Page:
Putting my work aside focussing on my right shoulder and arm I sensed numbness in my arm and stiffness in my shoulder, but the arm was also unintentionally moving slightly. When I focussed on that movement very slowly for some time I felt a kind of being in an imbalance. Instead of trying to get back centred in my body I followed this experience further; the left arm of my body felt relaxed and easily moving, while the right felt like not being part of me. Then an image emerged from that body experience: a bird with one wing. So I followed that impression together with moving my body in order to find out more about the quality of that experience. Me, the bird, was flying and to do so, I needed to change my balance point from the centre of my belly towards the left side. I moved through the room visualizing that I am flying with one wing highly up in the sky.
What has been useful and meaningful in that brief exercise?
Even though this was simple, my point of view changed fundamentally. I often sense a pain in my shoulder and my arm getting numb. The usual pattern is to ignore the pain and continue what I am doing or working on or trying to get rid of the disturbance by taking pain killers. Exploring the experience itself and realizing I am a bird with one wing that still can fly in a different way, various insights emerged. One was about disability: Working on a project on disability I realize that disability is about a differing ability, something beyond the ordinary, mainstream. And that it would be interesting to do further research on how we label people with disabilities and what disability means to them. Another aspect was that shifting my inner balance helps to access new patterns and step out of old ones, somewhere beyond the ordinary. This helps me to deal with challenges in life differently, to try out new ways of thinking about a problem – shifting my perspective. So actually the pain, which is very unpleasant on one level, helps me to access a perspective, where I can take difficult moments more relaxed – when inhabiting the bird with one wing flying high above the ground I have an overview in distressed moments with my kids or at work and then think about what to do from that perspective.
In summary the symptom or random body experience is a diversity issues within oneself. We identify with one side only, which for me in this example was to stay centred, to concentrate on my work tasks and to look like “everybody else”. Then there are other parts present, which show up in an unpleasant way, e.g. shoulder pain. Exploring unconscious movements or symptoms can lead towards new and unexpected qualities. Symptoms therefore are not necessarily bad only, but holding a creative process wanting to emerge.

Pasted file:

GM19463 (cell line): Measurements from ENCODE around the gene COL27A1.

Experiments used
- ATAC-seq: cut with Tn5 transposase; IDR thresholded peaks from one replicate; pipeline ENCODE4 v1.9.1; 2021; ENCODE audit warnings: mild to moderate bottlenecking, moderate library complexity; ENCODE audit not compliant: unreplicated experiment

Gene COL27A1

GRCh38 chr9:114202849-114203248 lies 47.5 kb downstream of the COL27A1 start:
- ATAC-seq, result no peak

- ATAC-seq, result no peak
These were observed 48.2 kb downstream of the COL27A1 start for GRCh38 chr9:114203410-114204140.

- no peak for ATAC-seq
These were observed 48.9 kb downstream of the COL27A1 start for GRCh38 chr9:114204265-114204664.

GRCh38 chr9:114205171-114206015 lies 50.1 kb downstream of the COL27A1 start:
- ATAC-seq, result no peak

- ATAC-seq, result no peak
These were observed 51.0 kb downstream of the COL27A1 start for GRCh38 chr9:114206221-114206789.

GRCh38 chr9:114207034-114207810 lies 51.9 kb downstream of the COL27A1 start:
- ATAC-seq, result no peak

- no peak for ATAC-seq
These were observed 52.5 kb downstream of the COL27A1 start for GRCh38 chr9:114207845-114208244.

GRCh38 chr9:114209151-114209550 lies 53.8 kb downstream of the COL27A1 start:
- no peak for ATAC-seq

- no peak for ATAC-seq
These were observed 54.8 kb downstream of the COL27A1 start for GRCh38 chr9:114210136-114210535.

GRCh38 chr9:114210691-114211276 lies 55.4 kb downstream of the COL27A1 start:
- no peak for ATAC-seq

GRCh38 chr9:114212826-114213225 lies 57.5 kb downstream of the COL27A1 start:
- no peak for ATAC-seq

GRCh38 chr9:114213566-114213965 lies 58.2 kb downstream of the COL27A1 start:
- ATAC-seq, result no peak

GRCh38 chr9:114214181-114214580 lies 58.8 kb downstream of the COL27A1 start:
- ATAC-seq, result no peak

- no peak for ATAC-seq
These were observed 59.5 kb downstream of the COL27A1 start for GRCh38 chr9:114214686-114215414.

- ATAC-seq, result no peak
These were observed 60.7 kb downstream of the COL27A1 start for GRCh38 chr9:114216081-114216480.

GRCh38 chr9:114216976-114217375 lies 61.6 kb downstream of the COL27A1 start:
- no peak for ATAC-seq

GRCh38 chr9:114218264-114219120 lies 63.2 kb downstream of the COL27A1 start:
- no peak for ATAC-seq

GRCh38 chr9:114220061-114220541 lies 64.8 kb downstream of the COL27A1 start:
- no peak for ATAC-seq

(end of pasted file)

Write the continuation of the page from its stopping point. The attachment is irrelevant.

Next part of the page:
Innerwork in Relationship
I met with a friend and colleague talking about a recent conflict. Both of us were bringing in our thoughts strongly, but we were trying to solve the situation in a friendly way. Great first step, but it took us nowhere besides being tense.
Focussing on myself I sense a grounded stability in my feet while the upper body was swinging slightly, connected with a quality of looseness. Staying with that body experience the image of a reed with strong roots, that cannot be pulled up and has got a very flexible and soft top came to my mind – a reed swayed by the wind and moving in all directions. Imagining that I am a reed that is moved by this conversation I realized that I am deeply grounded and can trust that whatever is moving me in this conflict I can stay present. I can let go holding and protecting myself and open up to feeling and being touched. I can connect to my friend even in difficult or controversial situations. This helps me to not just react, when I feel disturbed or hurt, but to stay interested in her as well as in me. The experience of the reed brings an attitude of effortless and unimpressed presence. It also helps me to not just be kind and friendly, but trust, when we bring in all parts of ourselves, that we will be connected through a deep feeling sense and find a consensus.
Through unfolding an inner experience which was unintentionally happening to me the atmosphere between us changed. My friend could soften and stop reacting against the unconscious stability or force she sensed in me and open up in a more feeling way.
In summary, unfolding subtle tendencies in us within a conversation or conflict can help to change the atmosphere. This doesn`t necessarily mean the outer conflict disappears, but helps us to deal with the difficulty in relationship. The Innerwork helps us to be less one-sided and be more aware of what is going on between us in a certain moment.
Innerwork helps to find a meta-position
Innerwork is also important for any facilitator whether we work with individuals, groups or world issues. It is an effective way to keep a meta-position, a place where we have an overview, of what is going on in the clients as well as in the field we are working in. It is also helpful to intervene and support our clients from within. That means if we remain open to what we experience in ourselves and unfold it, we can use the awareness to understand what happens in a therapy session.